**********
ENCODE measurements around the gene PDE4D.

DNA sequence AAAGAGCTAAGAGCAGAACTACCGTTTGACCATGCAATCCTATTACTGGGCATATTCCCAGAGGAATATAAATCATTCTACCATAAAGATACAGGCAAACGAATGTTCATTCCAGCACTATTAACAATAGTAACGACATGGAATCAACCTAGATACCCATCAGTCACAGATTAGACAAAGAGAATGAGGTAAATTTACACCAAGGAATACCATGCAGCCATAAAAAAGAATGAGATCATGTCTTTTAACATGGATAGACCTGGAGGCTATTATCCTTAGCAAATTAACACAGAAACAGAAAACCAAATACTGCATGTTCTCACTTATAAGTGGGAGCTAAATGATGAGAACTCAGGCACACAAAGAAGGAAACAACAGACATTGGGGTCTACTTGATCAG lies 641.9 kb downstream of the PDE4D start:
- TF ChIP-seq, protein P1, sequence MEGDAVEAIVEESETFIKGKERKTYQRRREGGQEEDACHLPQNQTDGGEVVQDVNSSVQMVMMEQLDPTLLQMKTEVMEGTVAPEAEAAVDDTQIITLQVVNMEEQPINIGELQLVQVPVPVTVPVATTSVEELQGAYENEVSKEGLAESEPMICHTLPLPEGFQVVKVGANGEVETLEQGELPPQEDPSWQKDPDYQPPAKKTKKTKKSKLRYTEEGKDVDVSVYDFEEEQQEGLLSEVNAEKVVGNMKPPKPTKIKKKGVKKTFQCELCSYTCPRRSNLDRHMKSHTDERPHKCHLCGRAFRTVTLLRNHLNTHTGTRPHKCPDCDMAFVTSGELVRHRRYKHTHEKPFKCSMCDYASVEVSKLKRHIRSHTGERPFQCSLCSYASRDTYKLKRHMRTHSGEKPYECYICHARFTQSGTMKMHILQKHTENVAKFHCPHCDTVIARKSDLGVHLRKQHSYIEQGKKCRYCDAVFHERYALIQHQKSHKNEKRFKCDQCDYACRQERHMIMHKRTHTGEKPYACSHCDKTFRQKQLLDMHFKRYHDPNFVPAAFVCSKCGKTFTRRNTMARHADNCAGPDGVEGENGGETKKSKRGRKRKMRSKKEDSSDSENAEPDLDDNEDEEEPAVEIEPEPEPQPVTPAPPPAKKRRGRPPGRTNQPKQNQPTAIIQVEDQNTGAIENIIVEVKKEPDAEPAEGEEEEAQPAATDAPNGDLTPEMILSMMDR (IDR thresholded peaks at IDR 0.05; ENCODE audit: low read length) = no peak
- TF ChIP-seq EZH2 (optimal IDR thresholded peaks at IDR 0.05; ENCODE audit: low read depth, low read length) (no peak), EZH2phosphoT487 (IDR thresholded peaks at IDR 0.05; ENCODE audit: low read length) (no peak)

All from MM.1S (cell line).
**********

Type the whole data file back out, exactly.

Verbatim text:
ENCODE measurements around the gene PDE4D.

DNA sequence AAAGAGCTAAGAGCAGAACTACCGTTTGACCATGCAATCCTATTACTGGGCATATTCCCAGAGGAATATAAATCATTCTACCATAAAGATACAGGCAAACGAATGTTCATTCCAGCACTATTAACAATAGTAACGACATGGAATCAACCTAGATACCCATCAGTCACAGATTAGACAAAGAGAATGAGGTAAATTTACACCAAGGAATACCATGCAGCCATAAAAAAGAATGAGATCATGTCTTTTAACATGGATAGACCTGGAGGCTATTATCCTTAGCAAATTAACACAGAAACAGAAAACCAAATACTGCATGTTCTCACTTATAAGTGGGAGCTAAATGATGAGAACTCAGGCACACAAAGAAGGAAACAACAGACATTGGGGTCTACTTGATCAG lies 641.9 kb downstream of the PDE4D start:
- TF ChIP-seq, protein P1, sequence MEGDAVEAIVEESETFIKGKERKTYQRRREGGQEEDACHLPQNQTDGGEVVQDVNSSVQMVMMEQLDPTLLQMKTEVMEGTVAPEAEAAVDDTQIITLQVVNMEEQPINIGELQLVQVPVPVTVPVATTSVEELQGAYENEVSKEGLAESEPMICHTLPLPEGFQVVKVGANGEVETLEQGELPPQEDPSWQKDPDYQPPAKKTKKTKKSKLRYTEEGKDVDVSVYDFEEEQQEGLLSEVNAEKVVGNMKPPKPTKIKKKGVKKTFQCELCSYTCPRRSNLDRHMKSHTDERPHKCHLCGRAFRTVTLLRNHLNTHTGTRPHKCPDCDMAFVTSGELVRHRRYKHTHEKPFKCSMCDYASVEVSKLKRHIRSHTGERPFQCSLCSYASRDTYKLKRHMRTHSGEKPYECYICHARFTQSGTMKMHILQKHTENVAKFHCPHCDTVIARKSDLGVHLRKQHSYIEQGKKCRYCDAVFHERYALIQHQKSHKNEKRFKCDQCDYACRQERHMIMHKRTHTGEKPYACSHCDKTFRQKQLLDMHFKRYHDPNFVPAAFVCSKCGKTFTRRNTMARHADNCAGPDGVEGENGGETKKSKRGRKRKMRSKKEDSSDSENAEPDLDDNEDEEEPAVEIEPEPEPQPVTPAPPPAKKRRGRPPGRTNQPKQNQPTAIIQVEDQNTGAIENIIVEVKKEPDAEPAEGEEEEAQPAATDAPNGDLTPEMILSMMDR (IDR thresholded peaks at IDR 0.05; ENCODE audit: low read length) = no peak
- TF ChIP-seq EZH2 (optimal IDR thresholded peaks at IDR 0.05; ENCODE audit: low read depth, low read length) (no peak), EZH2phosphoT487 (IDR thresholded peaks at IDR 0.05; ENCODE audit: low read length) (no peak)

All from MM.1S (cell line).